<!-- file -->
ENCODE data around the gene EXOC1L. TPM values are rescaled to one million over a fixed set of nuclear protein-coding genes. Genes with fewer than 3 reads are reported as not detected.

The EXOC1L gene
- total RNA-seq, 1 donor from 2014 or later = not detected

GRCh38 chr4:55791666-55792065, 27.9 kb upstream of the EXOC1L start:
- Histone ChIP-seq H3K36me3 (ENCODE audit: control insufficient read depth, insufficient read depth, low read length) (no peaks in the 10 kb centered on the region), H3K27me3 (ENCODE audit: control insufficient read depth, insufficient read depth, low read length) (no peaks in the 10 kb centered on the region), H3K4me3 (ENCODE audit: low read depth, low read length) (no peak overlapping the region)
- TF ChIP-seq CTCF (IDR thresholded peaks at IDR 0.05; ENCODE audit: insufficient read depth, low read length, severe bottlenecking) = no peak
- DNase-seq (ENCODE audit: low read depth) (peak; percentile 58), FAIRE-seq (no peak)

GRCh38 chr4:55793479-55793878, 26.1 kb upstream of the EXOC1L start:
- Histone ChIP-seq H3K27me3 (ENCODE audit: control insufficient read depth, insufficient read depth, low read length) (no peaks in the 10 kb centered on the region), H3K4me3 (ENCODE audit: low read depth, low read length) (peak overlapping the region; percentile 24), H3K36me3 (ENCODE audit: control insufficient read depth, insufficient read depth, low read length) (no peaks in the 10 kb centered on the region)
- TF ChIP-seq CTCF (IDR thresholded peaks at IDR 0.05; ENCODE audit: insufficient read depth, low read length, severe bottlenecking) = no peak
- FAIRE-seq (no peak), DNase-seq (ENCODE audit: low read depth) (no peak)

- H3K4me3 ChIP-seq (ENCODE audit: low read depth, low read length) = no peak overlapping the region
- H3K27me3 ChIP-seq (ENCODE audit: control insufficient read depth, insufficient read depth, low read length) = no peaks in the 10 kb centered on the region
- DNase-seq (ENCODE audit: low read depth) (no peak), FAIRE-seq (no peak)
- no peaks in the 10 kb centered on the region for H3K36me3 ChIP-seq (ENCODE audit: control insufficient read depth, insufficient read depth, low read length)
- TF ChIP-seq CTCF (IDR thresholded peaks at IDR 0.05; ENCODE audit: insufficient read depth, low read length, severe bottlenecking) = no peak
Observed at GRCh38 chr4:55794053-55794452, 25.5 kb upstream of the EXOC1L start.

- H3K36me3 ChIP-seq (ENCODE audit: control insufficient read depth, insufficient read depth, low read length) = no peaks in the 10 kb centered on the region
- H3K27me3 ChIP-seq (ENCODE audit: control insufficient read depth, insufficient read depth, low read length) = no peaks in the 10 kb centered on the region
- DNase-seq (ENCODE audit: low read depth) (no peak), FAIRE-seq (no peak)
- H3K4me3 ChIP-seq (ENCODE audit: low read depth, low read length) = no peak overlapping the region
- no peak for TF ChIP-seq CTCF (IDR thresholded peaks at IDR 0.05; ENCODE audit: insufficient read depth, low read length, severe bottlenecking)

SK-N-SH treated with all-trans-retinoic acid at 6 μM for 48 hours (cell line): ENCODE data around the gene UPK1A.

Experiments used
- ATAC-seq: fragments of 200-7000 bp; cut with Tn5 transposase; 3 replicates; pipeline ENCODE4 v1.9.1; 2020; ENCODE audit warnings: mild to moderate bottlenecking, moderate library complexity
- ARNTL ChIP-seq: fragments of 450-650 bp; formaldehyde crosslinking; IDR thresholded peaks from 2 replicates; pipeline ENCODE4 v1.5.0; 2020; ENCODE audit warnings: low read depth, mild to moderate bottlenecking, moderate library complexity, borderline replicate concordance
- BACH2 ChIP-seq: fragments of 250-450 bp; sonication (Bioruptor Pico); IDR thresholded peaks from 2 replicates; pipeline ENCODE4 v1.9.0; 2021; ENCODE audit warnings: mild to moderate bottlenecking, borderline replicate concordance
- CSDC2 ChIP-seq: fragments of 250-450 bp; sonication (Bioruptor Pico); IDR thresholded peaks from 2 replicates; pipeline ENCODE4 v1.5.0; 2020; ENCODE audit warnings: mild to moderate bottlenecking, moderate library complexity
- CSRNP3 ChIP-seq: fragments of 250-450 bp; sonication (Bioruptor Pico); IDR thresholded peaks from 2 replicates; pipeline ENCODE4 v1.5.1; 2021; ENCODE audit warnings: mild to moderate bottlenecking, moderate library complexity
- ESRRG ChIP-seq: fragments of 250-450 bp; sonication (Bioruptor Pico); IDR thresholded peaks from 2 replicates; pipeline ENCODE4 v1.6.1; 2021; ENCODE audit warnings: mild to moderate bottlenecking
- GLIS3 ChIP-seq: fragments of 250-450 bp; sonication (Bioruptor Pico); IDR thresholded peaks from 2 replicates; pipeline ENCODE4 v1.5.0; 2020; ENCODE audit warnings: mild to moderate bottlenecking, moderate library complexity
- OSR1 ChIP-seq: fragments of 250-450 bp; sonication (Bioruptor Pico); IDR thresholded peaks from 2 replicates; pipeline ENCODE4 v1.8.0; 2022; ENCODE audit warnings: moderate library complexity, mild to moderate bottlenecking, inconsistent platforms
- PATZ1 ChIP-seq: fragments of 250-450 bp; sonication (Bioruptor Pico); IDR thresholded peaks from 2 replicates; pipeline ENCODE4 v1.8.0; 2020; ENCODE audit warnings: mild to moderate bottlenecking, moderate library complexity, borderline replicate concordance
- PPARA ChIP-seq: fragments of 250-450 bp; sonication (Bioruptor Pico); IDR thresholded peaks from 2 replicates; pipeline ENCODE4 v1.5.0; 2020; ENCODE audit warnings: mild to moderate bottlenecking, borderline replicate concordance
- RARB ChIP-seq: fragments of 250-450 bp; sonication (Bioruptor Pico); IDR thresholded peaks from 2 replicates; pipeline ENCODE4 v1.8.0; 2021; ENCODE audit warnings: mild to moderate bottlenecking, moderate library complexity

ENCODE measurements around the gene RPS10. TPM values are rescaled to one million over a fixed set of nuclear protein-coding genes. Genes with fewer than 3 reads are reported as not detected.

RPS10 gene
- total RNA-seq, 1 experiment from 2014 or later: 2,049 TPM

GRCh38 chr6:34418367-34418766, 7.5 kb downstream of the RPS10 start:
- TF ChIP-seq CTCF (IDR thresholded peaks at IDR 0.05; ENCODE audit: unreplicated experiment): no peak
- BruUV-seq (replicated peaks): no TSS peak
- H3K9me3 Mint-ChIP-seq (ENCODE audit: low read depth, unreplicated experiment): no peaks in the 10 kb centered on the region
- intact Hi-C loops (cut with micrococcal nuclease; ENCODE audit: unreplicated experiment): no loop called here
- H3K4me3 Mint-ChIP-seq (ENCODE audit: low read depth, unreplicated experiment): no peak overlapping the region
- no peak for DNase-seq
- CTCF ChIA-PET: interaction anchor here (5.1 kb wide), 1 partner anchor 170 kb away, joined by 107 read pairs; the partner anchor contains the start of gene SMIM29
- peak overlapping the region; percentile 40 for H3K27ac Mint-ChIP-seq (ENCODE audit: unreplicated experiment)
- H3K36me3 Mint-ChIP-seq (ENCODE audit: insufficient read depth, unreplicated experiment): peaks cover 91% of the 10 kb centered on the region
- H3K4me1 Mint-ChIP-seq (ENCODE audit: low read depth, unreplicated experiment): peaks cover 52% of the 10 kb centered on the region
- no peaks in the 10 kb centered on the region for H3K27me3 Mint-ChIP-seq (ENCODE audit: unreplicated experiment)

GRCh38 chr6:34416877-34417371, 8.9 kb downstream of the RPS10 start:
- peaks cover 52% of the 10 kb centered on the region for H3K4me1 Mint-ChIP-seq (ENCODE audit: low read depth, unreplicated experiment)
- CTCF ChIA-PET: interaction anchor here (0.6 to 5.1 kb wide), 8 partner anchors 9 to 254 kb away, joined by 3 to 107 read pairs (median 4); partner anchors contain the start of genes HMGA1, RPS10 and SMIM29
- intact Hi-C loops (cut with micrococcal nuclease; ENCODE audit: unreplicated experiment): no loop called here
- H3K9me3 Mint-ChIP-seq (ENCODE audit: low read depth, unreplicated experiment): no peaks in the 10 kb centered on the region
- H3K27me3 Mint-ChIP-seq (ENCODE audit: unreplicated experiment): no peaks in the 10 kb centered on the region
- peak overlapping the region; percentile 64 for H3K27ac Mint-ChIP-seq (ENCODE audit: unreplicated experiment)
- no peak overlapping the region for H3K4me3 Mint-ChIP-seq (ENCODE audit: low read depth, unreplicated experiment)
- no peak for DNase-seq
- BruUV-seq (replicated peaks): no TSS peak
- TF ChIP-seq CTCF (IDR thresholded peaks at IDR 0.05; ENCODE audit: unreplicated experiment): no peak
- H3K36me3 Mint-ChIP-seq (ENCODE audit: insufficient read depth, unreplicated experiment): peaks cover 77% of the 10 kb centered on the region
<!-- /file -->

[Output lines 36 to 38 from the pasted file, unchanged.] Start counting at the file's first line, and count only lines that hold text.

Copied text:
ENCODE measurements around the gene RPS10. TPM values are rescaled to one million over a fixed set of nuclear protein-coding genes. Genes with fewer than 3 reads are reported as not detected.

RPS10 gene
- total RNA-seq, 1 experiment from 2014 or later: 2,049 TPM